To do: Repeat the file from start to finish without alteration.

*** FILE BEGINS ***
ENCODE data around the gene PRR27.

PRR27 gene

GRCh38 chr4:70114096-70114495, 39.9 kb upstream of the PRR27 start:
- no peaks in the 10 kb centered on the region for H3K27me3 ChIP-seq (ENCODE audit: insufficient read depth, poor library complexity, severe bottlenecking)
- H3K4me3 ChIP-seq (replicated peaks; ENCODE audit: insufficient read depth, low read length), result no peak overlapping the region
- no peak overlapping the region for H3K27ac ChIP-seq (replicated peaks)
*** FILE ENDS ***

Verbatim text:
ENCODE data around the gene PRR27.

PRR27 gene

GRCh38 chr4:70114096-70114495, 39.9 kb upstream of the PRR27 start:
- no peaks in the 10 kb centered on the region for H3K27me3 ChIP-seq (ENCODE audit: insufficient read depth, poor library complexity, severe bottlenecking)
- H3K4me3 ChIP-seq (replicated peaks; ENCODE audit: insufficient read depth, low read length), result no peak overlapping the region
- no peak overlapping the region for H3K27ac ChIP-seq (replicated peaks)